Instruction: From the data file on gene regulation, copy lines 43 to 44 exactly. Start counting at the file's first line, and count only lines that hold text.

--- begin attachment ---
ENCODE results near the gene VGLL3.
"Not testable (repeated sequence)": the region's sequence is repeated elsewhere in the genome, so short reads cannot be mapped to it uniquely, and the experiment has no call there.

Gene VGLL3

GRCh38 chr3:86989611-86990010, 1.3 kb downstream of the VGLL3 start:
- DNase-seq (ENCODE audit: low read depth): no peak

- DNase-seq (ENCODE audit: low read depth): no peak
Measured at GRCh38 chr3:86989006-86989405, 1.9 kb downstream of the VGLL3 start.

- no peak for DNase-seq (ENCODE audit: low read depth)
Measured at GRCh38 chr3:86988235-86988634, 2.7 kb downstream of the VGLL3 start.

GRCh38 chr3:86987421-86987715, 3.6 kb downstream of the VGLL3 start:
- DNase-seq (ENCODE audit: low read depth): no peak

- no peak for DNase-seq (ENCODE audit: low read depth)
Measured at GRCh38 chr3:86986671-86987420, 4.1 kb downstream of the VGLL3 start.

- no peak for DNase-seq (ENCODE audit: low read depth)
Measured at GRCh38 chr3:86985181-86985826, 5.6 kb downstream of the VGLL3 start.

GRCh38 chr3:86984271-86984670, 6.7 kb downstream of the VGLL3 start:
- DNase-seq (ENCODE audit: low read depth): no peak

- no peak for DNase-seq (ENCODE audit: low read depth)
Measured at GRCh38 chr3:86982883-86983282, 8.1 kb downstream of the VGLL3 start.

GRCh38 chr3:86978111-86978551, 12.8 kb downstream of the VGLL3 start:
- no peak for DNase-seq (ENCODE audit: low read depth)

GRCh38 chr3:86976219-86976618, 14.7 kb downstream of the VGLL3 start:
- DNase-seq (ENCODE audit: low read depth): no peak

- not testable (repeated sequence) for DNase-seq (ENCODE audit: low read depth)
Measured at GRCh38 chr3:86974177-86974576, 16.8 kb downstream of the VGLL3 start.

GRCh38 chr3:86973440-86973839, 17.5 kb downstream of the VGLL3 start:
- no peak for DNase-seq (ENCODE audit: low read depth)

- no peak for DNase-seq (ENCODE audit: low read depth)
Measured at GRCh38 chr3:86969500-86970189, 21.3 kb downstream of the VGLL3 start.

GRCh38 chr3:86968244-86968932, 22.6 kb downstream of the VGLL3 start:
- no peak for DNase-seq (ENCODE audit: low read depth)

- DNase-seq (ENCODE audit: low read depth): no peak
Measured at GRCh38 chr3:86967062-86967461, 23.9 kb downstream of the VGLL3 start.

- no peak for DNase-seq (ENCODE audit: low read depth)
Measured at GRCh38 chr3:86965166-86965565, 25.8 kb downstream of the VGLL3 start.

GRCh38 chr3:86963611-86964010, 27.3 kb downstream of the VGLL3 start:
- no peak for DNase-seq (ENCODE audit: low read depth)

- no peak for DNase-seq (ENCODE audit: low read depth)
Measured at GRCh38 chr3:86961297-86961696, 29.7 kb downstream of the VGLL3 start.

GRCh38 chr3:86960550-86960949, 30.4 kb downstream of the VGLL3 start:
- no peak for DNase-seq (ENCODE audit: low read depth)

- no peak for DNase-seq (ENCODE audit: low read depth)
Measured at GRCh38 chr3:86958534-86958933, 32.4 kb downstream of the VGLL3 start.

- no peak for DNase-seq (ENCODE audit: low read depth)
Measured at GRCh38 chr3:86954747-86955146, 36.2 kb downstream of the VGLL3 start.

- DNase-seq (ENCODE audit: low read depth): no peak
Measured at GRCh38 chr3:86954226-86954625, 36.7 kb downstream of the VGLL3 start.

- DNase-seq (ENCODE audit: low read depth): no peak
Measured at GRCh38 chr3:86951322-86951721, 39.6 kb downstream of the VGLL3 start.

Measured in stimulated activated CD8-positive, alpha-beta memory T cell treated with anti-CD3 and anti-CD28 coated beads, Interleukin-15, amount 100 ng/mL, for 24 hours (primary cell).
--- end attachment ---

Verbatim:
Measured at GRCh38 chr3:86958534-86958933, 32.4 kb downstream of the VGLL3 start.

- no peak for DNase-seq (ENCODE audit: low read depth)